Mayer, K., and J. Krajcik. 2017. Core idea PS1: Matter and its interactions. In Disciplinary core ideas: Reshaping teaching and learning, ed. R. G. Duncan, J. Krajcik, and A. E. Rivet, 13–32. Arlington, VA: NSTA Press.

NGSS Archived Webinar: “NGSS Core Ideas—Matter and Its Interactions.” Available at http:// learningcenter.nsta.org/products/symposia_seminars/ NGSS/webseminar27.aspx.

### Suggestions for Instruction and Assessment

• This probe can be followed up with the science practice of designing and carrying out an investigation. Ask the question, encourage students to commit to a prediction, and then test it. The dissonance involved in discovering that the boiling temperature did not change should be followed with opportunities for students to discuss their ideas and resolve the dissonance.
• Encourage students to use the crosscutting concept of cause and effect in their explanation: When water boils, lowering the dial setting on a stove will _____ the boiling temperature of the water because ______.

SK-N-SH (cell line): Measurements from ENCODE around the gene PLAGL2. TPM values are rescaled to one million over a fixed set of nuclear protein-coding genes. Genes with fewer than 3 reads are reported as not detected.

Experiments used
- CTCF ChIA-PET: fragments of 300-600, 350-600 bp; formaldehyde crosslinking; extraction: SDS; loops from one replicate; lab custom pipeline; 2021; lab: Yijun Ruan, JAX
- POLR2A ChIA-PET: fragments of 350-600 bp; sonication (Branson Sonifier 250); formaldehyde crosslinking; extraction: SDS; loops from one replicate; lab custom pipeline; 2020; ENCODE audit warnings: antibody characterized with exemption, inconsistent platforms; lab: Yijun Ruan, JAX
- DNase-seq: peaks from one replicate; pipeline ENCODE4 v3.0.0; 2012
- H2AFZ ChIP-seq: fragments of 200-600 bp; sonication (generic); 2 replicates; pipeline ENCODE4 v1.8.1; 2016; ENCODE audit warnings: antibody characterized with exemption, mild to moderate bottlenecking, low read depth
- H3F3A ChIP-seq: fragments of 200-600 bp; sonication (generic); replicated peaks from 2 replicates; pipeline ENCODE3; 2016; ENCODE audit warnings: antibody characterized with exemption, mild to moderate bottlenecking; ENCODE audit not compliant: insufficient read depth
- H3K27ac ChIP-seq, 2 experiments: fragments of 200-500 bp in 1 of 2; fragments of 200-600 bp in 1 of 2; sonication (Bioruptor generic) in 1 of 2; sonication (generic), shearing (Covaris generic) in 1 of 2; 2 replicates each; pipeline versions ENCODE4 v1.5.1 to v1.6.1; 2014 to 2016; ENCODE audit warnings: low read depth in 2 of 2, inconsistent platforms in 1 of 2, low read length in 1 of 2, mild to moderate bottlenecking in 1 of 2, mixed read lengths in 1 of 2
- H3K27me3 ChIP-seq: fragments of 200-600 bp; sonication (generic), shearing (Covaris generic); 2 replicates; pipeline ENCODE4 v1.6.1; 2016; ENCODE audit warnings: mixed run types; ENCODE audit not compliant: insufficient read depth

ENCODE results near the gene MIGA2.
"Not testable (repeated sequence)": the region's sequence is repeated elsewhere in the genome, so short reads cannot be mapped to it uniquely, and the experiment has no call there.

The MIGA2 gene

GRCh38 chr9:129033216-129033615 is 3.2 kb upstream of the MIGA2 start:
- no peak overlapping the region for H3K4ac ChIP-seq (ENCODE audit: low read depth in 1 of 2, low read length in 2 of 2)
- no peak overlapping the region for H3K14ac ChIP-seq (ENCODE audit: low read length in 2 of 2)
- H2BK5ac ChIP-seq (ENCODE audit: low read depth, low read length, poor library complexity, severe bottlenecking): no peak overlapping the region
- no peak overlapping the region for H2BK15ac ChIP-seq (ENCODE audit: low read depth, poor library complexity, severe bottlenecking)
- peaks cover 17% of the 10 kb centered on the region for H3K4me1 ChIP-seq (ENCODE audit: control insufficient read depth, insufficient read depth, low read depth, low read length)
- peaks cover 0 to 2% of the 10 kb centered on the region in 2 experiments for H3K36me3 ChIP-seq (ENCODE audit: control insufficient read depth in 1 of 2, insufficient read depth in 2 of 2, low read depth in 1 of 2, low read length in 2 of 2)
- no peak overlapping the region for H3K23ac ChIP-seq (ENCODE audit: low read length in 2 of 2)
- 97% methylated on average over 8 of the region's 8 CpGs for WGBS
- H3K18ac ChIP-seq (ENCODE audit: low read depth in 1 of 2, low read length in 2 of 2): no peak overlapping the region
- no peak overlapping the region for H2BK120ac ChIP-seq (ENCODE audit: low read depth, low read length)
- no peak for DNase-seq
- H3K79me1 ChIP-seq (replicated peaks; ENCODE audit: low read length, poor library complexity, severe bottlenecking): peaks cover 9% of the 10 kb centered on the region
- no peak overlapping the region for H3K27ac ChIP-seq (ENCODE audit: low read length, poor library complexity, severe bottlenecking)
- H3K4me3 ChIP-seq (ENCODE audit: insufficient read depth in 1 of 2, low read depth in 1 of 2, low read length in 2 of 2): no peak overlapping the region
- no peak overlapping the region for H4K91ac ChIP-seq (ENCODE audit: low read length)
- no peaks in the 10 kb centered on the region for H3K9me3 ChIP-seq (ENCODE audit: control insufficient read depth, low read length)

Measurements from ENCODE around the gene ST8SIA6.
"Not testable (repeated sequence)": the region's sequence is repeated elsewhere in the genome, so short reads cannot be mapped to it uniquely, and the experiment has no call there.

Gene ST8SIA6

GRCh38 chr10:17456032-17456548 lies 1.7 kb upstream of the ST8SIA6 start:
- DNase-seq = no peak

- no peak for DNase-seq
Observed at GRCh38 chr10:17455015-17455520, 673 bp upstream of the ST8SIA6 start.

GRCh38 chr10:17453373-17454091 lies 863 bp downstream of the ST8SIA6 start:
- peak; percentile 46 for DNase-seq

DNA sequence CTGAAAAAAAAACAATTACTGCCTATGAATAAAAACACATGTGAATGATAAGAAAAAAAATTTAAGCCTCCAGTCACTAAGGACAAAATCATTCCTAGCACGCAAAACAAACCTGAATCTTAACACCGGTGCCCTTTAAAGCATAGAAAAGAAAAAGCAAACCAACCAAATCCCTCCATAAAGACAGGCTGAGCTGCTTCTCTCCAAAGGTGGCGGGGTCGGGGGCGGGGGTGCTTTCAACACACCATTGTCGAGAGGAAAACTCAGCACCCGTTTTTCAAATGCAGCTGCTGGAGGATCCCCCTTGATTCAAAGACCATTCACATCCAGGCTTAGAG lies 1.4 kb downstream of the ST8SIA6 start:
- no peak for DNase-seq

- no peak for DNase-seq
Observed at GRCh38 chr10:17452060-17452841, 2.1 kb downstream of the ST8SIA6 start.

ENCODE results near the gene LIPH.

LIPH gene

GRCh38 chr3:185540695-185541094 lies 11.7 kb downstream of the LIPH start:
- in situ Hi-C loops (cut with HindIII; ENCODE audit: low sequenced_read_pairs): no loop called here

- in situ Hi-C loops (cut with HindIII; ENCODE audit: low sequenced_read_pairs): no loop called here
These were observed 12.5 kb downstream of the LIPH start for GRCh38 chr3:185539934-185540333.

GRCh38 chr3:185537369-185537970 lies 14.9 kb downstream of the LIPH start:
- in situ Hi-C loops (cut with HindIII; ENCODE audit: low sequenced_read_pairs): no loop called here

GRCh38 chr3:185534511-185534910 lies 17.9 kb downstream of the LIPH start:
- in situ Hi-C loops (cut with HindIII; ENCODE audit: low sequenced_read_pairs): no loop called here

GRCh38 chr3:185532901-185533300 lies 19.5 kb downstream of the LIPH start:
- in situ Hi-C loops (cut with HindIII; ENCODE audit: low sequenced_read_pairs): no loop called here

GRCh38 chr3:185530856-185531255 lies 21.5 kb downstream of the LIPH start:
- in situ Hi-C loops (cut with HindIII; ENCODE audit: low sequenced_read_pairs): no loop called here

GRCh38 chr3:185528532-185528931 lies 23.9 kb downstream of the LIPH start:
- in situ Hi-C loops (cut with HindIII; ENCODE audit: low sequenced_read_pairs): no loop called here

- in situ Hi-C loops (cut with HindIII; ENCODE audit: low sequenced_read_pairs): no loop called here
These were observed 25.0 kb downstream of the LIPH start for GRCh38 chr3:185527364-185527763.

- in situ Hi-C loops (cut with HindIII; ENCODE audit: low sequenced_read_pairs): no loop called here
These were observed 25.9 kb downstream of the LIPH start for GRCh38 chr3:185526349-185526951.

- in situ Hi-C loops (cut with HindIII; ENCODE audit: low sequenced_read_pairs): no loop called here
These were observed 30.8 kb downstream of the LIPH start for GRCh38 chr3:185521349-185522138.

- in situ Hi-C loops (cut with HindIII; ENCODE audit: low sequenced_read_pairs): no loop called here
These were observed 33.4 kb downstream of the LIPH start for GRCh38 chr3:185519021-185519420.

• Have students use phase change graphs to analyze patterns and notice that when two phases are present (e.g., boiling water includes water in the liquid form and vapor), the temperature remains the same until there is only one phase present.
• Connect the idea of a constant boiling point to other characteristic properties of a substance that remain constant under the same conditions, such as melting point, solubility, and density.
• Be sure to explicitly develop the generalization that boiling point is a constant property for all liquid substances, not just water.
• Use caution when introducing the difference between heat and temperature in the context of this probe until students are ready to understand this difference.
References

Abraham, M., and V. Williamson. 1994. A cross-age study of the understanding of five chemistry concepts. Journal of Research in Science Teaching 31 (2): 147–165.

Driver, R., A. Squires, P. Rushworth, and V. Wood- Robinson. 1994. Making sense of secondary science: Research into children’s ideas. London: RoutledgeFalmer.

National Research Council (NRC). 2012. A framework for K–12 science education: Practices, crosscutting concepts, and core ideas. Washington, DC: National Academies Press.

NGSS Lead States. 2013. Next Generation Science Standards: For states by states. Washington, DC: National Academies Press. www.nextgenscience.org.

Stavy, R., and D. Tirosh. 2000. How students (mis-) understand science and mathematics: Intuitive rules. New York: Teachers College Press.